I don’t claim to be “restoring” a tractor, as to me that means making it exactly as it was when new, an almost impossible undertaking unless one has unlimited funds. That said, I’m in the process of “refurbishing” a 1941 Farmall BN that I’ve owned for many, many years.
The whole thing began with the intent to just clean it up a little and then to blow on some fresh, red paint and apply new decals. Well as these things usually go, one dern thing led to another and now there is a pretty much bare Farmall chassis and engine sitting in one corner of the shop and piles of individual parts, bolts and nuts, all of which had to be cleaned and painted.
There’s a bead blasting cabinet in the shop in which all the smaller parts were cleaned, primed, and then painted IH red with rattle cans of paint and primer from Tractor Supply. The rear wheel centers and rims and several drawbar parts were too large for the cabinet and were taken to Lisbon Powder Coating to be sandblasted.
When clean, these parts were primed as well, although a high volume, low pressure (HVLP) spray gun was used for this because it would have taken too many rattle cans.
We had several really nice days near the end of last month and it seemed a good chance to paint the larger parts red. I rigged a rack in the west doorway of the barn with a couple of sawhorses and two long boards.
On this rack were placed the two rear fenders, the rear wheel centers, the gas tank, the drawbar parts, the air cleaner assembly, and the radiator grill and nose assembly. A pint of TSC red paint with a little hardener added was mixed and two coats were applied to the underside of all these parts with the HVLP gun.
The next day the parts were turned over and the outer side was treated to another double coat of red. One of the great mysteries of painting tractors is why a flying insect invariably has to land in the wet paint on most of the sheet metal parts — right where their trail will be the most obvious. The pesky flying bugs never land on the drawbar or the wheels where the marks would not be noticeable, but always on a fender, the top of the gas tank, and the very top front of the nose piece.
I’ve tried to lift the offending insect from the wet paint with the point of a knife blade, but he usually just ends up being turned over a couple of times, damaging the paint even more. I’ve learned the best plan is to let the paint dry and then scrape off the bug.
Anyway, the paint dried, the bugs were removed, and the parts look pretty good – not expo quality – but pretty good, especially from five feet away.
Now to finish cleaning up the chassis and get it painted and put the thing back together again, after which I plan to take it to a show or two and then advertise it for sale.
Speaking of selling tractors, it seems to me that prices are sagging. A few weeks ago Aumann Auctions sold Carl Rufener’s large collection, and while I didn’t attend the sale I did look up the results on Aumann’s website.
Carl, who lives on Congress Lake Road north of Hartville, Ohio, had a nice collection of nearly seventy mostly refurbished tractors, but unfortunately ill health forced a sale. One of the nicer tractors was a super rare Minneapolis-Moline UDLX that went for $120,000; several thousand less than this model has been selling for in recent years. Two other very rare examples, a Long Model “A”, and a Gibson Model “I “, brought $21,500 and $20,500 respectively.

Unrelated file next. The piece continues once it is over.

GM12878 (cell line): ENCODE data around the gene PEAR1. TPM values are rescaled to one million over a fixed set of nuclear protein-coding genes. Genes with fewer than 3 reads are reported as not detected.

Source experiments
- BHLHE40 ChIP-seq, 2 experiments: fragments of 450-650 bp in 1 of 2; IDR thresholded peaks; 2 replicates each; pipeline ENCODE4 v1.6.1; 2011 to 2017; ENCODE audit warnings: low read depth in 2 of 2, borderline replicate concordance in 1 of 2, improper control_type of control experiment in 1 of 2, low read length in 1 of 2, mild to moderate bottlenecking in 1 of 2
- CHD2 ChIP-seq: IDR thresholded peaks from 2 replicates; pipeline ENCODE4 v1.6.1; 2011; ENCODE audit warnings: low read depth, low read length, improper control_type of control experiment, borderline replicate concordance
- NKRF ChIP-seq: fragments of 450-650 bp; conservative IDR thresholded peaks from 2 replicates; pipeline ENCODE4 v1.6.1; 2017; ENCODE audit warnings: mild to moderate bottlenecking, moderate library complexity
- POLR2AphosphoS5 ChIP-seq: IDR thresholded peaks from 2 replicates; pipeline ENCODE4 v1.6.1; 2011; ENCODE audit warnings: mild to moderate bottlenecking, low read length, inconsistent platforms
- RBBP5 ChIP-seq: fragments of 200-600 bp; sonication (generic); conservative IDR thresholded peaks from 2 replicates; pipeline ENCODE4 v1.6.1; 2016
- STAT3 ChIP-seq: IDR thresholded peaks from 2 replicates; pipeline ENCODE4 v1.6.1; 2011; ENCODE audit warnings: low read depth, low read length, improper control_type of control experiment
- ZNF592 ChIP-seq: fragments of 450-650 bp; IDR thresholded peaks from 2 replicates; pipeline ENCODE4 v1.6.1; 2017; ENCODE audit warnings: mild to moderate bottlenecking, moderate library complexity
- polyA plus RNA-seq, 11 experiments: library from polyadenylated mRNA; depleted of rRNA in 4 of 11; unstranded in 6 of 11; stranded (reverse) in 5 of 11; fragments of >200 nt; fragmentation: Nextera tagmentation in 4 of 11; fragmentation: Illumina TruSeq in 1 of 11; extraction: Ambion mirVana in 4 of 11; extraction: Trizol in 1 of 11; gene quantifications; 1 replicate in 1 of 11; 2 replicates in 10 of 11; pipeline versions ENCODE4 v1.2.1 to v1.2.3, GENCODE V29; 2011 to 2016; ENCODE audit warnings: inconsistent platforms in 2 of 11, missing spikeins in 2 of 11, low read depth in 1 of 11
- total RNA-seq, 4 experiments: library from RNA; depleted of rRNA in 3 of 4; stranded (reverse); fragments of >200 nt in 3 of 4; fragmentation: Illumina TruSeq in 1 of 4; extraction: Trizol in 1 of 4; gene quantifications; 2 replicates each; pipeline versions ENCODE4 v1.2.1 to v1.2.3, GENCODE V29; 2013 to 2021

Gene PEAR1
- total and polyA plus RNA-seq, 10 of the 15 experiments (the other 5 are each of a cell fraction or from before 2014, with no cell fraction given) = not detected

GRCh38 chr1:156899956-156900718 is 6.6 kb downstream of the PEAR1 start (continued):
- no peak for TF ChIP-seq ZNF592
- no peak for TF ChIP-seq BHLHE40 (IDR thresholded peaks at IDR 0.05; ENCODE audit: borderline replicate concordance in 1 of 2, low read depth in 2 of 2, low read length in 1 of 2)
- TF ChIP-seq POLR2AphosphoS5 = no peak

A Centaur Model “M2” and a Huber Model “B” each was hammered down at $10,500, as was, surprisingly, a General 3-wheeler made by the Cleveland Tractor Company. I wasn’t aware that the General tractors were so valuable.
A really nice Oliver 60 Standard brought $7,500, as did a Minneapolis-Moline Jet Star 3, while a Custom Model “B” went for $9,500. Carl had some nicely turned out Sheppard Diesels and an SD-4 brought $15,000, while an SD-3 realized $6,500 and an SD-2, $9,000.
Even a good-looking Graham Bradley, a tractor which isn’t at all plentiful, sold for just $8,000. The rest of the prices ranged from $900 for an Allis-Chalmers CA to $5,800 for a really nice Oliver Model 550.
I was especially interested in a 1946 Massey-Harris 101 Jr. Standard that I had refurbished and sold to Carl two or three years ago. It brought $2,900 which, as I recall, was exactly what Carl paid me for it.
On another note, the following observation came to me as I was driving around Salem about the end of October and I make it only half in jest. There supposedly are thousands of folks going hungry in this country and yet every year at Halloween probably millions of pumpkins are wasted.
Nearly every house has one or more of the large, orange fruits displayed on the porch or along the front walk, while many more are carved into jack-o-lanterns.
All these pumpkins end up in the garbage can or are allowed to rot away — nothing much more forlorn than a once broadly grinning jack-o-lantern, still on the front porch in December all covered with snow and slowly collapsing on itself, with its happy grin turning into the sunken and toothless grimace of a wrinkled, witch-like old crone
Just think of all the bread, pies, baked pumpkin and soup that could have been made from the flesh of these nutritious and versatile fruits.
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